With the first detection of Covid-19 in the country in March and infections still showing a rising trend, economic activities have remained subdued for several months.
This has resulted in a loss in income and employment for millions of people, especially those engaged in small scale manufacturing employment and service sectors.
Given that as high as 85 percent of the labour force is engaged in informal employment, saving the livelihood of these people and generating employment opportunities for them are the key tasks ahead.
The challenges of employment against the backdrop of Covid-19 can broadly be related to a number of major avenues:
(i) Fall in domestic demand due to loss in income (including fall in remittances) and confidence among consumers
(ii) Fall in global demand
(iii) The influx of labour supply due to return migrants
(iv) Restricted productive activities in the domestic market
(v) The Slow pace of private investment
(vi) Loss in future capital accumulation due to the present crisis
The crisis in employment and income can, therefore, prolong even after the infection is under control. Thus it is crucial to understand the extent of employment crisis from both short and long term perspective (we may assume short term being three months from now, the medium-term being one year and long-term being two years).
In the short term, while the focus should be more towards meeting the basic necessities, in the medium to long run, from a macro point of view, employment generation can be considered too closely related to economic growth.
While considering a moderate employment elasticity of growth and even with a high growth scenario of 8.5 percent, an aggregate projection model reflects a large gap in potential labour force and employment which can be much higher with a pessimistic growth scenario of 3 percent.
In the case of youths aged 15 to 29 years, the projected gap is even larger, posing a threat to our capacity to realize a demographic dividend. In terms of growth projection, it is, however, worth mentioning that, in the proposed budget of 2020-21, though the GoB projected a growth rate of 8.2 percent, with
Covid-19 infection still at an increasing rate, domestic demand scenario does not appear to be promising.
In addition, with the global recession and lower price of petroleum, the future scenario of two major drivers of economic growth – RMG and foreign remittances – which are also major sources of employment is also quite uncertain at the moment.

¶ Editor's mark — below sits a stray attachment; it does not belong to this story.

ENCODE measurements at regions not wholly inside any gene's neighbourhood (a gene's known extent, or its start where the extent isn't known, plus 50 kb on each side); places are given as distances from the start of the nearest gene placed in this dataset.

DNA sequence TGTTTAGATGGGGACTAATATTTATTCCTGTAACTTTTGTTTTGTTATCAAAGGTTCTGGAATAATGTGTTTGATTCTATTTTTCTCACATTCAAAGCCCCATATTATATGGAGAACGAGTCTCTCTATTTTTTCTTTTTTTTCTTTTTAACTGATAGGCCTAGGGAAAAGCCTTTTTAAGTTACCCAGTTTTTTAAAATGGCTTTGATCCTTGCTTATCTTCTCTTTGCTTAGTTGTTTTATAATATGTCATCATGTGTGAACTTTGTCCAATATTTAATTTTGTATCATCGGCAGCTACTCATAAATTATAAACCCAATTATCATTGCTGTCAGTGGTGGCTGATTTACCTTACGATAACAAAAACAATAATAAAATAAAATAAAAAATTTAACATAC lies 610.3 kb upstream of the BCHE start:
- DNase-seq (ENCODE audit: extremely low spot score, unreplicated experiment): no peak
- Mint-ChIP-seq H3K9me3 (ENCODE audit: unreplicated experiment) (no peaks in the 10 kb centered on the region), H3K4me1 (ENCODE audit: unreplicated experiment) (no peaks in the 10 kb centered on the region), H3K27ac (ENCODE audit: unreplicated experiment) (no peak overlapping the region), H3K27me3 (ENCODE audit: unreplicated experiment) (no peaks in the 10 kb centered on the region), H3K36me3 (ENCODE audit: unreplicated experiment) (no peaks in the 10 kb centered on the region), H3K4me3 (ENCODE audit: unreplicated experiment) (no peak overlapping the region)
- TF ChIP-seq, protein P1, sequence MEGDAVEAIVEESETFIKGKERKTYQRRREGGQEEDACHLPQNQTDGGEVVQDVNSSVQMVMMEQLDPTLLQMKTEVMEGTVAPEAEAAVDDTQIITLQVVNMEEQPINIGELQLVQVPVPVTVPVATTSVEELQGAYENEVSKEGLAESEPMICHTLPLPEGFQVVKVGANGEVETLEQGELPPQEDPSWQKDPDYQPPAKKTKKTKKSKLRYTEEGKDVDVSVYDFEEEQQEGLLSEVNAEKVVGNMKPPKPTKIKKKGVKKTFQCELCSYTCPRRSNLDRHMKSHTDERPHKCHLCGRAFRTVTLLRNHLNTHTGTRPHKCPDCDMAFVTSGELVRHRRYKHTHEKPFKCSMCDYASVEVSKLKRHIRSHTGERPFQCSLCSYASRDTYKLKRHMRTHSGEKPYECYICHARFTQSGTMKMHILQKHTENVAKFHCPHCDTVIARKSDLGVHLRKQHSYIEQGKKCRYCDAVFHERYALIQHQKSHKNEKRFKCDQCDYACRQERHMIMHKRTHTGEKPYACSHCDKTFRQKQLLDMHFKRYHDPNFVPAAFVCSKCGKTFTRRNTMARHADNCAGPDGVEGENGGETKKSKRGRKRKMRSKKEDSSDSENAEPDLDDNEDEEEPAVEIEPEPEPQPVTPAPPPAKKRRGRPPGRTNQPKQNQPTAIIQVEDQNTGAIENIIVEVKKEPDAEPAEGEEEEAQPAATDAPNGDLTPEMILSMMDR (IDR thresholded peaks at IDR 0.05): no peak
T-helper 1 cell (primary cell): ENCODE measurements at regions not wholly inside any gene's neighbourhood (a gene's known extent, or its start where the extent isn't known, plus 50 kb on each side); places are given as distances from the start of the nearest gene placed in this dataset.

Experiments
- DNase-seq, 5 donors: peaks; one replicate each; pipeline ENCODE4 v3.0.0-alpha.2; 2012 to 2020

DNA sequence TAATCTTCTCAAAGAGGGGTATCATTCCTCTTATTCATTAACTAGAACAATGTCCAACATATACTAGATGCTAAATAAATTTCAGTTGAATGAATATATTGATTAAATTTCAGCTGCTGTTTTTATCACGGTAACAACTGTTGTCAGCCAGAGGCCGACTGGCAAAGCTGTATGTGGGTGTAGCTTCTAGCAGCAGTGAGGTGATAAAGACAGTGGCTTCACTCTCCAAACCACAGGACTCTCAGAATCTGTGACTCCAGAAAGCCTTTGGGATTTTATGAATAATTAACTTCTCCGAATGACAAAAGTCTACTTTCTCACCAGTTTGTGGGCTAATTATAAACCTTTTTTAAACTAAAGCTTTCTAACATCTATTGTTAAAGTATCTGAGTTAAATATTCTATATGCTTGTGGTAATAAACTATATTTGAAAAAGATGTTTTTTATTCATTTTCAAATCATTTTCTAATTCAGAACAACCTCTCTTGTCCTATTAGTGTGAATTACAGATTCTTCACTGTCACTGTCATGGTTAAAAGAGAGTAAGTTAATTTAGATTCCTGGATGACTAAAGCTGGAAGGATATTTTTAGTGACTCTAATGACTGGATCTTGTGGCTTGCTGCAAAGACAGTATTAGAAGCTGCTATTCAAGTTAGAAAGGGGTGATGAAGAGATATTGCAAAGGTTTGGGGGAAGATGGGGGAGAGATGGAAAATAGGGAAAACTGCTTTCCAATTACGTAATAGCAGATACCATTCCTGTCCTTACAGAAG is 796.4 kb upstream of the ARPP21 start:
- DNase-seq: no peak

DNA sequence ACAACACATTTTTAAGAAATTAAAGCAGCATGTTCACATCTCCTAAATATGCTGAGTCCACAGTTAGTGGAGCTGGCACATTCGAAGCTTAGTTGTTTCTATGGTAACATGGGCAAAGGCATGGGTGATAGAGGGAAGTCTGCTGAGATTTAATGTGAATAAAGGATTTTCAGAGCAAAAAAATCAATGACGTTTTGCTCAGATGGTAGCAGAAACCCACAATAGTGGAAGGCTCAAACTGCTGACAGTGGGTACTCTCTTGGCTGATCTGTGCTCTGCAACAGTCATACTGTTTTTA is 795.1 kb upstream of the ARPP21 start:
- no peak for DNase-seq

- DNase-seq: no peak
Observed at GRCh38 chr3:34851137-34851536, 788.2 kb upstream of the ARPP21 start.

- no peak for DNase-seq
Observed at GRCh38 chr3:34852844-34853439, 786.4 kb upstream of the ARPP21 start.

Besides, with the addition of return migrants in the labour force, the challenge of employment generation is even greater. Another crucial element of our projection is that of employment elasticity – with employment elasticity gradually falling in recent years, the projected gap in employment could be even larger than that in Table. According to SANEM, from 2009/10 to 2017/18, employment elasticity of growth was estimated to be 0.25 percent.
Amidst the challenges of Covid-19, two major ways of generating employment are: (i) through stimulating private investment; and/or (ii) while encouraging small scale employment activities.
However, as for private investment growth in the next few years, high domestic financing, as proposed in budget 2020-21 and uncertainty in the business environment, is not proposing an optimistic scenario.
The government has already announced a number of incentive packages along with a number of incentives for the RMG sector in budget 2020-21.
On one hand, a careful re-designing of these incentives conditional on protecting the rights of the workers, while on the other, alternative strategies like creating a separate fund for providing credit to those who might get laid off in coming months (including the return migrants) is worth considering.
For generating employment in a relatively shorter time, it is, however, essential to support the entrepreneurs through ensuring credit with flexible terms and conditions and at low-interest rates.
In budget 2019-20, Tk100 crore was allocated for the start-ups of youths. Such incentives are essential to generate employment for urban youths in particular.
The GoB announced an incentive package of Tk 20,000 crore for the MSMEs and cottage industries. But due to the prevalent complexities as in the banking channels and proposed high rate of interest (9 percent shared by the government and the loan recipient), employment generation through this package is only possible if the terms and conditions are made favourable.
The budgetary allocation of Tk2,000 crore for overall employment generation in rural areas targeted towards the youths, farmers and return migrants is definitely a positive step towards encouraging self-employment activities.
However, given the widespread impact of the pandemic, particularly on those producing/offering products/services with income elastic demand and living on daily/weekly earnings, it is, however, not unlikely that many of those might have already lost their small capital base to safeguard their livelihoods.
It is therefore essential that all such incentive packages and budgetary allocations are accompanied with terms and condition favourable to those engaged in informal activities/petty trades and with small capital base.
Sayema Haque Bidisha is Professor, Department of Economics, University of Dhaka. Tanveer Mahmood is Research Associate, Bangladesh Institute of Development Studies (BIDS).